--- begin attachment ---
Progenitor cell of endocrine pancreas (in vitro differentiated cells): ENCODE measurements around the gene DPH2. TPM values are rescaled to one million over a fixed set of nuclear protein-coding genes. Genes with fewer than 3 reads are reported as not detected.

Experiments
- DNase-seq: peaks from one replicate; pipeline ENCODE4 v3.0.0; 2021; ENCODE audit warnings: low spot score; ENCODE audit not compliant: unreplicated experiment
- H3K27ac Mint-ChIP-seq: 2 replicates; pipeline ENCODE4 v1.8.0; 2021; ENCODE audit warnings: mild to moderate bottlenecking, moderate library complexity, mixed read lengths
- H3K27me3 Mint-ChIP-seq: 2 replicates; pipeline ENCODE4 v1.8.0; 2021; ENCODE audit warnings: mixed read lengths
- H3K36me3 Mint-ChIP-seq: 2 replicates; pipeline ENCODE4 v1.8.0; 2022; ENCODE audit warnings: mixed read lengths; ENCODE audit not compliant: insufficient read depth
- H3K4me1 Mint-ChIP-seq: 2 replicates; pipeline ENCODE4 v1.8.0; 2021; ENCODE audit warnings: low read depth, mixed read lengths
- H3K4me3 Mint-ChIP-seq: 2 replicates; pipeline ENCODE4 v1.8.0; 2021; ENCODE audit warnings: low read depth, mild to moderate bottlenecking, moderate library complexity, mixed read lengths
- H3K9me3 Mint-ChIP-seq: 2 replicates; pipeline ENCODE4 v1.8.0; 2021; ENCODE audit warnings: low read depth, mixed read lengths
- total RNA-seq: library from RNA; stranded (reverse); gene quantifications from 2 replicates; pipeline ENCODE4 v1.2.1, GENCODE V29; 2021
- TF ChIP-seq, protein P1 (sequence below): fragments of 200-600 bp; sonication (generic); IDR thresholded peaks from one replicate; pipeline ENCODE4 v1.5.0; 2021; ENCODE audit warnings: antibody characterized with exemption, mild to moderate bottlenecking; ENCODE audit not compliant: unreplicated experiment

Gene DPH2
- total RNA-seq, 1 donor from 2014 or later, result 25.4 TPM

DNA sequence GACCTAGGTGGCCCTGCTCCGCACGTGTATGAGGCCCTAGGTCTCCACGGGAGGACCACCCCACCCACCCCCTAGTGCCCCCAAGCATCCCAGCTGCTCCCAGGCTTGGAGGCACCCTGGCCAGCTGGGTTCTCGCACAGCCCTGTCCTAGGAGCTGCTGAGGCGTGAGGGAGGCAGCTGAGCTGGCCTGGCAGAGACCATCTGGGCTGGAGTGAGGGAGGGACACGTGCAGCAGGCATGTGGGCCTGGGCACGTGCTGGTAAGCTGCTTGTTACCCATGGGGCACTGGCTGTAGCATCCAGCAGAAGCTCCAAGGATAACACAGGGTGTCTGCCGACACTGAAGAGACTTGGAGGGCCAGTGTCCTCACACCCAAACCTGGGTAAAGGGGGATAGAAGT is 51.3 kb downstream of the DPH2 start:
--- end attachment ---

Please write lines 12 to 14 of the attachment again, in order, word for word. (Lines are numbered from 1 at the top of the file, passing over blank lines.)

Gene DPH2
- total RNA-seq, 1 donor from 2014 or later, result 25.4 TPM

DNA sequence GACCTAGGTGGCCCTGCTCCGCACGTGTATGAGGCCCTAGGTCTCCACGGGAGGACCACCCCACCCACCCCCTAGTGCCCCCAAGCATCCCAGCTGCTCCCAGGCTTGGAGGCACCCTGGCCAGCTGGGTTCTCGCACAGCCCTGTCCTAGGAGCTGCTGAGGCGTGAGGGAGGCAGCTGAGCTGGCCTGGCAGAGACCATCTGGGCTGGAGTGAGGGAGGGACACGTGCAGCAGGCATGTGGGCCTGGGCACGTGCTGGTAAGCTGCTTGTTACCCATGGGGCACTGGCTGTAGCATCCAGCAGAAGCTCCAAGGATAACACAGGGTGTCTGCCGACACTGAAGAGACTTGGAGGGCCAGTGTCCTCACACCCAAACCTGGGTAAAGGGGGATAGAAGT is 51.3 kb downstream of the DPH2 start: